"Term 'commerce' as employed in US. Const. Art I Sec. 8, is not limited to exchange of commodities only, but includes, as well, 'intercourse' with foreign nations, and between states; and term intercourse includes transportation of passengers."
Propeller Genessee Chief et al. v. Fitzhugh et al., 1851, 12 How 443.
"This power is as extensive upon land as upon water. The Constitution makes no distinction in that respect. And if the admiralty jurisdiction, in matters of contract and tort which the courts of the United States may lawfully exercise on the high seas, can be extended to the lakes under the power to regulate commerce, it can with the same propriety and upon the same construction, be extended to contracts and torts on land when the commerce is between different States. And it may embrace also the vehicles and persons engaged in carrying it on. It would be in the power of Congress to confer admiralty jurisdiction upon its courts, over the cars engaged in transporting passengers or merchandise from one State to another, and over the persons engaged in conducting them, and deny to the parties the trial by jury. Now the judicial power in cases of admiralty and maritime jurisdiction, has never been supposed to extend to contracts made on land and to be executed on land. But if the power of regulating commerce can be made the foundation of jurisdiction in its courts, and a new and extended admiralty jurisdiction beyond its heretofore known and admitted limits, may be created on water under that authority, the same reason would justify the same exercise of power on land."
Cooley v. Philadelphia, 12 How. 316
"Persons are subject to commerce when they conduct commerce or are employed by others who conduct it or when they are carried as passengers. So Congress may prescribe rules for the government of pilots and fix their qualifications."
Government Employees Ins. Co. v. Carrier Ins. Co. (1975) 45 Cal.App.3d 223, 227-228, 119 Cal.Rptr. 116.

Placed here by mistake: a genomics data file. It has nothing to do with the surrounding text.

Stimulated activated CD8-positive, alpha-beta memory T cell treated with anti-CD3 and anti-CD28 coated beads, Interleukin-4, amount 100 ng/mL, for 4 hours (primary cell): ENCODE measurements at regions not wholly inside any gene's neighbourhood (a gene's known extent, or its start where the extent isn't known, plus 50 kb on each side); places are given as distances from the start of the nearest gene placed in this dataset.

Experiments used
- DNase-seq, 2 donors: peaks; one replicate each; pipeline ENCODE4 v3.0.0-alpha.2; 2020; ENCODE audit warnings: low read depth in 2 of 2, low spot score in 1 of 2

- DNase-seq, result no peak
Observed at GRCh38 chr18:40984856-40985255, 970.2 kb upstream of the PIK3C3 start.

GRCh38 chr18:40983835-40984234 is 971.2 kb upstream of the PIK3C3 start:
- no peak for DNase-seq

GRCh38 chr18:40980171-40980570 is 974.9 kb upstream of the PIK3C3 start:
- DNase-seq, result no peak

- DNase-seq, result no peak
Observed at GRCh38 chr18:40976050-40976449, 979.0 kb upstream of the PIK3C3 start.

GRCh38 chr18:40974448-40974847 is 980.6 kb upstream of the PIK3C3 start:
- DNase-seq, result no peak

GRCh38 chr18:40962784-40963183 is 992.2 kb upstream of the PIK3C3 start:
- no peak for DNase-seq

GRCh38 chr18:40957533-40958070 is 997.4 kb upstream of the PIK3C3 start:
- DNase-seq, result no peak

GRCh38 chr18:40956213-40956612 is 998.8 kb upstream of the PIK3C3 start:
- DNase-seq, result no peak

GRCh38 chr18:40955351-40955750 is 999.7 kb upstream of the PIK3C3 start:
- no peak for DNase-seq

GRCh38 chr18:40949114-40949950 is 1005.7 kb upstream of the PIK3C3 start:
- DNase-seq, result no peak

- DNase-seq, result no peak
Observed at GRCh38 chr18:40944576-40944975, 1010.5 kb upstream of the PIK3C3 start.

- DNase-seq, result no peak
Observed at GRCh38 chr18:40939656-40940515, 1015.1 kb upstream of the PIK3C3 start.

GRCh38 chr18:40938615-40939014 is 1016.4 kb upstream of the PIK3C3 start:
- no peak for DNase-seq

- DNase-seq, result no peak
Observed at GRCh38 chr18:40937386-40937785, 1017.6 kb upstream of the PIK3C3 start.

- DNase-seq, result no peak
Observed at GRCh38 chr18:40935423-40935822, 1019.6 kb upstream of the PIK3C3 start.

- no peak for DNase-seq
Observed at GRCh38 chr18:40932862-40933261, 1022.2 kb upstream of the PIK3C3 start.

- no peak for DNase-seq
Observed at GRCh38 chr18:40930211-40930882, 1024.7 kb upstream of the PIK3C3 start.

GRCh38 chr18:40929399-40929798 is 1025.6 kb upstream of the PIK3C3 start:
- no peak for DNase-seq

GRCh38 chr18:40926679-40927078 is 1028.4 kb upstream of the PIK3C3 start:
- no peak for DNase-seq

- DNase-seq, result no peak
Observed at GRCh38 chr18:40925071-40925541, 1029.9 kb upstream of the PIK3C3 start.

Section 260 of the Vehicle Code provides in part: "(a) A 'commercial vehicle' is a vehicle of a type required to be registered under this code used or maintained for the transportation of persons for hire, compensation, or profit or designed, used, or maintained primarily for the transportation of property. (b) Passenger vehicles which are not used for the transportation of person for hire, compensation, or profit and house cars are not commercial vehicles."

"Furthermore," the trial court said, Vehicle Code Section 260, subdivision (a) encompasses vehicles used for carrying person for hire and the transportation of property.

We conclude that the lower court's construction of Vehicle Code section 260 more reasonably conforms to the legislative intent and that the term "for hire" modifies the term "transportation," so that a commercial vehicle is one in which persons or property are transported for hire. Thus, "commercial vehicles" are of two types: (1) those put to the use of transporting persons for hire, and (2) those designed, used or maintained primarily for the transportation of property. In other words, vehicles used for the traditional purposes of public livery or conveyance, such as buses, taxicabs or other vehicles functioning as common carriers or otherwise, operate for profit.
Post Reply